Uruvelapaa.tihaariyakathaa Vin 1.12 I.24
- I say it ain't right
There are two problems connected with translating sammaa as "right":
The first is that here in the West this word has been taken from its
origins as a carpenters term for an upright or perpendicular angle, a
right angle, or Upright, and made into a term standing for power and
authority: "righteous" (or, as "correct" it means "the only correct"
or as "propper" it means the rest is impropper) and "with the right
to". The use as Upright is not heard at all, and that would be the
meaning that was needed, at least for the elements of the Magga,
although it would be awkward elsewhere. But that is not how, even, I
see the elements of the Magga, that is to say as being the upright
ways of things; I see them rather as the ways that work in a system
designed to accomplish something. This will become apparent if you
examine the structure of the individual elements. They are not stated
in terms of static states, they are stated in terms that will be
interpreted differently by different individuals at different stages
of progress. So what is needed is not a term that describes an
So the second is that this is a term that must be used as to describe
a conditional state of things, not an absolutely correct
position. "Right" allows only for any other alternative to
be "wrong", and that is not what is being said in most cases where
samma is being used, it is simply saying that this is the best for
those going This Way, second best is not necessarily wrong, and
certainly not wrong for those who are going that way. Samma ditthi is
the point of view you adopt in order to overcome views of self and
existence, once those have been overcome, samma ditthi too must be
abandoned as just one of the limitless ways of seeing things. (All
views are to be let go.) Remember the simile of the raft.If right
were right and wrong were wrong, then right view would be right for
the Arahant as well as for the student, and that is not the case. It
needs to be a word that stands for "best under these conditions".
I think that reliance on the fact that Pali is the root (or close to
it) of all IndoEuropean languages, as has been said, is a good
justification for seeking in the etymology of the word for the best
translation. From summa then, we have (at least) two alternatives:
the terms "high" (I suppose we could say "top") and "consummate"
depending on how closely you want to stick to the sound of the root.
Both these terms allow for understanding the thing it is conditioning
to be conditionally the best, and yet allow for that which is second
best to not necessarily be wrong, just not the highest, or the best
in this case.
My preference is for High, because that word fits all round, as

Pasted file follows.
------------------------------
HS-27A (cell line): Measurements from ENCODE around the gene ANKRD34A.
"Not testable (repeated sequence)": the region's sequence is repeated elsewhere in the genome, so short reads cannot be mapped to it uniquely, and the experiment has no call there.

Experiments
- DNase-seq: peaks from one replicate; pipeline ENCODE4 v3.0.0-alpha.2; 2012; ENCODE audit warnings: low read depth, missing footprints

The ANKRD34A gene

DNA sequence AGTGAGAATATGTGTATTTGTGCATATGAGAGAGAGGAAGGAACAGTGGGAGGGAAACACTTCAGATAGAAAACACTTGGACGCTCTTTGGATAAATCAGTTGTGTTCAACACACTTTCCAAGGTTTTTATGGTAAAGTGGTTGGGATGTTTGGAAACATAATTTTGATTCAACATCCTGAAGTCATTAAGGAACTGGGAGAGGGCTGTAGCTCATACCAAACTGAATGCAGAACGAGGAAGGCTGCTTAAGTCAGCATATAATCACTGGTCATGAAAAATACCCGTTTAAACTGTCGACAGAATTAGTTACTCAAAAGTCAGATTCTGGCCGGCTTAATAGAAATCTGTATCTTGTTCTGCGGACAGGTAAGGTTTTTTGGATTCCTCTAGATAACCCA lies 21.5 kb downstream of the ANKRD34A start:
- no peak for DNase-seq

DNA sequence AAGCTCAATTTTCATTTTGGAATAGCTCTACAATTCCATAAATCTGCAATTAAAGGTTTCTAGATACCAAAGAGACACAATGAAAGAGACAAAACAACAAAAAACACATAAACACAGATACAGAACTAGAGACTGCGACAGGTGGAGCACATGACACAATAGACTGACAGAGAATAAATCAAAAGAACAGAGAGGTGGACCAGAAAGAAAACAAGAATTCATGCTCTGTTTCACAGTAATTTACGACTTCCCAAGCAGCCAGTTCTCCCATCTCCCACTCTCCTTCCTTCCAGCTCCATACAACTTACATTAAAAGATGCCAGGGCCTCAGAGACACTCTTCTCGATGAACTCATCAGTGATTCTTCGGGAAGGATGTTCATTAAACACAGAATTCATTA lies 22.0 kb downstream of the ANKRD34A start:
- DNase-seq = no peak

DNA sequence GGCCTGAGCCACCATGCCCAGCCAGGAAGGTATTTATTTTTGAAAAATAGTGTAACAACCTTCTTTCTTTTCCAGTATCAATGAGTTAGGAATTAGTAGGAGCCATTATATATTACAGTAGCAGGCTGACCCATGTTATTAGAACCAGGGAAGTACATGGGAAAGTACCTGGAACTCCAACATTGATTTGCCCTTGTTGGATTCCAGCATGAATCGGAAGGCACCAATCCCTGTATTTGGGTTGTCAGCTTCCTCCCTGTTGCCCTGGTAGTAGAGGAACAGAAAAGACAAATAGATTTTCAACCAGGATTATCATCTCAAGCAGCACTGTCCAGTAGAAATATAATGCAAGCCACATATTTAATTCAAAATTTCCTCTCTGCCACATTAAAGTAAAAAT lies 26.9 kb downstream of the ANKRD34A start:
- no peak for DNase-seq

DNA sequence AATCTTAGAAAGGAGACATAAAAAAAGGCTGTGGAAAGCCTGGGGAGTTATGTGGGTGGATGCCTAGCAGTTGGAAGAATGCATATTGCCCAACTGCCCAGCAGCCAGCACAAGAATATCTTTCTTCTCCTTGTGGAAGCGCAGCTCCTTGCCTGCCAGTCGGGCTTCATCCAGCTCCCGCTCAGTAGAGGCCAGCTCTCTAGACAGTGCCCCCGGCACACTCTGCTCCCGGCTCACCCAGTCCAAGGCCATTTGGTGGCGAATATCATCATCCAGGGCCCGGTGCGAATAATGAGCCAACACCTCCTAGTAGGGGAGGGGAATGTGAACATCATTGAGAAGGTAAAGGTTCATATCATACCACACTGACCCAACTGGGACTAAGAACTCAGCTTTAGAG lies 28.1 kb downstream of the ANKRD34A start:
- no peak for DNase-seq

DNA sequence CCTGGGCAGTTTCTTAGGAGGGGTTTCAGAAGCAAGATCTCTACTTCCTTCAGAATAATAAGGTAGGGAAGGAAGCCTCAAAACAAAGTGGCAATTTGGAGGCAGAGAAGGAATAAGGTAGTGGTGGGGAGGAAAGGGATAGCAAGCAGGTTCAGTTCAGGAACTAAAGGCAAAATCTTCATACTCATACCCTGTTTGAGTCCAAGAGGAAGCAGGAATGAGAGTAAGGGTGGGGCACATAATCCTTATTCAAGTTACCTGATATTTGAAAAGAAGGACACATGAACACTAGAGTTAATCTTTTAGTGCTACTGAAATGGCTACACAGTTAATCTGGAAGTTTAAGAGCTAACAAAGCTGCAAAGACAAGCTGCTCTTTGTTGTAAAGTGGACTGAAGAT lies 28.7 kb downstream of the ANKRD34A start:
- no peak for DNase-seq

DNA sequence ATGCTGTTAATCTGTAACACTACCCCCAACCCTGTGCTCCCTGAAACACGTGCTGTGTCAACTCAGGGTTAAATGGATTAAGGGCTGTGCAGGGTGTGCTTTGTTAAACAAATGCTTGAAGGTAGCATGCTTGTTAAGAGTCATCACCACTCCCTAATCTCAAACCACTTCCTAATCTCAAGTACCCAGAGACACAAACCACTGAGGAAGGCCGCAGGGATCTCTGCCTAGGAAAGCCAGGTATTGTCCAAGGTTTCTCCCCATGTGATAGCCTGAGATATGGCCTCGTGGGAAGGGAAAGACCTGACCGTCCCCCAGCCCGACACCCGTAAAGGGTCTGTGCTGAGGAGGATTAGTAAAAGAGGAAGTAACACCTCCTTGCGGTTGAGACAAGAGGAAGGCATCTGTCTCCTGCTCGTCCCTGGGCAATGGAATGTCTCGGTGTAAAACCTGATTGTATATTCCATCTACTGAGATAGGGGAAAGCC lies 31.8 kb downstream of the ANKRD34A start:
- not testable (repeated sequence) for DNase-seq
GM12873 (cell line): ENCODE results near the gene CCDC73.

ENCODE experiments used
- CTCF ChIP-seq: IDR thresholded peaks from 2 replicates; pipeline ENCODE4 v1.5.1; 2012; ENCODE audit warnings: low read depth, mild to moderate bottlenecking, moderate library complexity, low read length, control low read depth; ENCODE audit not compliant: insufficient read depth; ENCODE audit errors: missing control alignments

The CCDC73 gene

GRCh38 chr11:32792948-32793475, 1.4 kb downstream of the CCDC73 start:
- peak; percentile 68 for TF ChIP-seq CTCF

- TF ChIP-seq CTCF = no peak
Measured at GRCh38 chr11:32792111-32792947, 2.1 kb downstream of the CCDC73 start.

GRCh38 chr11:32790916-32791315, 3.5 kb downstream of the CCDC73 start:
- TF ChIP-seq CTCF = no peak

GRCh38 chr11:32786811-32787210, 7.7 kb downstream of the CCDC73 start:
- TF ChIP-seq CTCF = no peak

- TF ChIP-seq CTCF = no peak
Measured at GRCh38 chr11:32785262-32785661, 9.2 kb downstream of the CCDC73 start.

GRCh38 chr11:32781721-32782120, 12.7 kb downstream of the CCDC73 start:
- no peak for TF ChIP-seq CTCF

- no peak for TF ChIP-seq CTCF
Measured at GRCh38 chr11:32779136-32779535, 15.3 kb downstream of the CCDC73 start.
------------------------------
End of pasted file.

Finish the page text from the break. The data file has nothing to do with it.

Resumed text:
in. . . ahum. . . sammasamadhi = high getting high, or
sammasambuddhassa=the high #1 wide awakened one.
As for miccha, it breaks down (me>wee) into "small-stuff"; so you
could say "low", which is my preference. PED has, as well
as "wrong", "contrary".
By the way, a Google search reveals 500 plus references to Buddhology
and several universities and other institutions that offer degrees in
the science (many of them in Asia) (I have no idea what it is all
about). That fellow was a tad on the blunt side, for sure, and did
not consider his audience, but I believe a close look will reveal
that it was he that was being attacked and that there was a bit of
the pack mentality going on here. Not exactly something to be proud
Please understand, I must be off, it is not right that I should
linger where I have taken a stand against the owner of the list! I do
it wishing only that you not neglect to wish well even to your
enemies. This not being you, yourself, who then may they be but
suchas suchas you?
best to you all!
My next actions will be to resign from the list.
Bye bye, adios or better yet Ni banna!
- Generally, I believe that the word sammaa can be appropriately
translated into several English terms. To me, however, it is more
important to understand the meaning of "right" view than to enter a
hot debate as to whether "right" is right.
I have also pointed out in an earlier mail that the context in which
doctrine fit in is comparatively more important. I did mention that
"right" does not mean that only what the Buddha taught are "holy" and
good while the rest are evil and wrong. That's certainly not the
buddhist approach. The word "right" has to be understood in the
context of the Middle Path, in its effect of the eradication of
At times, the selection of words for English translation can be
disputable. This list is certainly open for members to post their
opinions for discussion and consideration, but the tone used has to
be friendly and non-agressive.